Wellington Unveils Budget Plan Leaving Tax Rate Unchanged

The Wellington Municipal Complex.

They say the only thing certain in life are death and taxes — but a certainty in the Village of Wellington was that the Wellington Village Council would not increase its tax rate for five years, starting last year.

At their Tuesday, July 14 meeting held virtually via Zoom, the council kept to that promise, keeping Wellington’s ad valorem property tax rate of 2.47 mills unchanged for the 2020-21 fiscal year when its set its Truth in Millage or TRIM rate.

The TRIM rate is the maximum tax rate. Once set, it can be lowered before the budget is finalized in September but cannot be raised.

The non-ad valorem drainage assessment for the Acme Improvement District is proposed at $230 per unit (an acre or any part thereof), while solid waste fees will be $135 for curbside service and $100 for containerized service. The Palm Beach County Sheriff’s Office contract was continued with no change in the fee.

To provide transparency as to how the staff arrived at the TRIM rate, the preliminary budget was presented, giving residents a first look at the proposed budget for the next fiscal year, highlighting plans for the provision of services and capital assets.

This first phase of the budget process provides the public with about two months to make comments about the elements of the budget. The second phase, departmental budgets, will follow in a few weeks.

“This budget is about $6 million lower than last year,” Village Manager Paul Schofield said.

He said that this was necessitated by the downturn in revenues precipitated by the COVID-19 pandemic and was achieved by eliminating some staff positions and cutting or delaying some capital projects.

Schofield reminded residents that the TRIM rates are the maximum possible tax rates. “TRIM can go down, but can’t go up,” he said. “Tonight, we are only voting on the TRIM rate. This vote doesn’t comment on a single line item in the budget.”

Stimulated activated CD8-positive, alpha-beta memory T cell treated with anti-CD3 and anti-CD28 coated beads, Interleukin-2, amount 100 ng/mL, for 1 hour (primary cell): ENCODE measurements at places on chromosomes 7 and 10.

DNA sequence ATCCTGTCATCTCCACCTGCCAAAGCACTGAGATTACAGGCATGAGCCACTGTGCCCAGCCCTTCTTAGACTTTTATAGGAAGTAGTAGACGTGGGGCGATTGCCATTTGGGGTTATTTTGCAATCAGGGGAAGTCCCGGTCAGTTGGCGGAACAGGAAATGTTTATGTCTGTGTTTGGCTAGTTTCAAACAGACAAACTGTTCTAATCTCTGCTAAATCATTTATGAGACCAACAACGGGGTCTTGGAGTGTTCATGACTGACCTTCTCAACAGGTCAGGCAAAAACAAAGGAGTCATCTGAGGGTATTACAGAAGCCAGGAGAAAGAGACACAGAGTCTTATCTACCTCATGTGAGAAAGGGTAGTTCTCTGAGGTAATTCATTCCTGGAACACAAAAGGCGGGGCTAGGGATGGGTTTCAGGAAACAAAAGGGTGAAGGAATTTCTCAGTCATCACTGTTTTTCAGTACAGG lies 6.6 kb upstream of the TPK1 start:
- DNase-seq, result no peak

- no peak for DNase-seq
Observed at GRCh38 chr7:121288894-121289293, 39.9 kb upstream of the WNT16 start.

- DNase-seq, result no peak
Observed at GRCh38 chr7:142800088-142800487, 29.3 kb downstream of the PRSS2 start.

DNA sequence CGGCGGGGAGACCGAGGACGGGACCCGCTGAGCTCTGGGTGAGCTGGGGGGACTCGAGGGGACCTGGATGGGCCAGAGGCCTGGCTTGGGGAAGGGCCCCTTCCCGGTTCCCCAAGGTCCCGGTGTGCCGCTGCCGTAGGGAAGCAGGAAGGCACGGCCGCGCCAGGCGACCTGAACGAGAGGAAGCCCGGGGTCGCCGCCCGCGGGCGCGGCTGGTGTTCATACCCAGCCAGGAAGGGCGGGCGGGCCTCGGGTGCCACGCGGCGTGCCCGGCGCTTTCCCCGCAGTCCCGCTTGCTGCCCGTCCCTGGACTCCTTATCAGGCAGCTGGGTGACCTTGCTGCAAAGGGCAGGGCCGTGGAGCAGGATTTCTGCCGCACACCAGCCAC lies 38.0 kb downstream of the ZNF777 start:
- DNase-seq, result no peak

Councilman John McGovern thanked the village staff for their hard work under difficult circumstances. “This is year two of a five-year plan to hold the millage rate steady,” he noted.

The total revenue in the budget is $87.2 million with total expenses of $91.9 million. Reserves make up the balance of the difference. Including inter-fund transfers, the total budget is $101.6 million, down from $106.3 million in the current year.

The proposed budget funds 232 full-time positions — seven less than the current year. Also eliminated were nine supplemental positions and 5,081 part-time hours.

With an estimated 2.9 percent increase in the village’s taxable value to $8.9 million, the rise in Wellington home values provides added ad valorem tax revenues of $483,012 more than last year at the preliminary 2.47 millage rate. The impact for a homesteaded property valued at $300,000 is an increase of $17. The increase is $25 for a non-homesteaded property.

In the continuing budget process, Wellington is reaching out to the public to gain input from residents and stakeholders through social media, a virtual town hall meeting on Facebook and on the village’s web site.